Bud Selig is the second most influential person in sports business

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Sports Business Journal puts a list together each year naming the most influential people in sports business.  The new one is out and Bud Selig is pretty darn high on that list: number 2.

Now, number one and number 16 happen to be my bosses, so I don’t want Bud getting too big a head about all of this (Will Bud return my calls now? I’m pretty sure he has to based on the rankings), but that’s a pretty amazing showing for the head of Major League Baseball. A league which has long been maligned when it comes to business savvy and all of that.

But SBJ is right here: Selig pretty much kicked butt and took names this year, be it throwing Frank McCourt to the curb to seeing revenues go up again to getting a collective bargaining agreement in place without any blood on the floor. At least any of his own.

Other baseball heavy hitters on the list: John Henry and Hal Steinbrenner. MLB Executive VP of Business Tim Brosnan. MLBPA honcho Michael Weiner. MLBAM head Bob Bowman.

People still like to use the tired old line about Selig being a car salesman, but the league is a long way from the days when small business owners with small vision were in charge.  It’s just an incredibly sophisticated enterprise these days, and there are a lot of really competent people running things.

Which is boring for a blogger like me, but it is great for the league.

Jered Weaver announces his retirement

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Jered Weaver, a 12-year big league veteran and a three-time All-Star, has announced his retirement.

Weaver was struggling mightily with the Padres this year, going 0-5 in nine starts and posting a 7.44 ERA,, a 2.6 BB/9 and 4.9 K/9 ratio over 42.1 innings. He hadn’t posted a sub-4.00 ERA since 2014 and his velocity had, quite famously, sunk into the low 80s and even high 70s at times in recent seasons. A spate of physical setbacks contributed to that, with a hip inflammation ailing him this season and nerve issues in his neck and back afflicting him for the past few years.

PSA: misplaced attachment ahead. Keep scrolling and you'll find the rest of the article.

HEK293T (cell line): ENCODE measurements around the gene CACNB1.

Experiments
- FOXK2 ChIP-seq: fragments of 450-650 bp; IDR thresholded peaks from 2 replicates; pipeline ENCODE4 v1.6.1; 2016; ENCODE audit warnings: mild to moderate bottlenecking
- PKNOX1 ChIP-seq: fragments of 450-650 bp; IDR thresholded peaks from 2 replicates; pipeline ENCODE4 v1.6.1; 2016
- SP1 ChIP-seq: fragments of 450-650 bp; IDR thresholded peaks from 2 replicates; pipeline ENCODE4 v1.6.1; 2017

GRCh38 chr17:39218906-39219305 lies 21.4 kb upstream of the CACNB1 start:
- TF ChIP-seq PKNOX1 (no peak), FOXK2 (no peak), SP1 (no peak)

But even if his recent seasons have been less-than-memorable, it’s worth remembering that he was, for a time, one of baseball’s best pitchers. He posted a record of 131-69 with a 3.28 ERA in his first 9 seasons, leading the American League in strikeouts in 2010 and leading the circuit in wins in 2012 and 2014. He likewise led the league in WHIP and hits allowed per nine innings in 2012.

He finishes his career with a record of 150-98, an ERA of 3.63 (ERA+ of 111) and a K/BB ratio of 1,621/551 in 2,067.1 innings. He pitched in four American League Division Series and the 2009 ALCS, posting a 2.67 ERA in seven playoff games pitched.

Happy trails, Jered. A first-ballot induction into the Hall of He Was Really Dang Good, Even if We Forgot About It For A While is in your future.

The Jose Fernandez statue may be in jeopardy

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Last November it was reported that the Marlins planned to build a memorial for Jose Fernandez, likely including a statue. The effort was said to be a pet project of the Marlins owner, Jeff Loria, who was close with Fernandez.

Today the Miami Herald reports, however, that those plans are in limbo due to the sale of the team:

The planned statue to honor Jose Fernandez, which was departing owner Jeffrey Loria’s idea, is now very much in question because it will not be erected before Bruce Sherman and Derek Jeter take over, and it will ultimately be the new owners’ call. That matter has not yet been discussed, with the sale agreed to only in the past few days.

There’s nothing in the report suggesting that they’re opposed to the statue — it’s possible this was placed in the Herald by people close to the new group in order to test the waters — but there always was the sense that the idea was something of a priority for Loria personally. One wonders how much momentum it will have once he’s gone.

Then, of course, there’s the fact that Fernandez was eventually found to have been under the influence of alcohol and cocaine and was behind the wheel of the boat at the time of the accident that claimed his life and the life of two others, making any memorial to him suspect in the eyes of some people.

Thankfully we don’t spend a lot of time and energy discussing the ethics of statues in this country, so I’m sure it’ll have no bearing on the matter.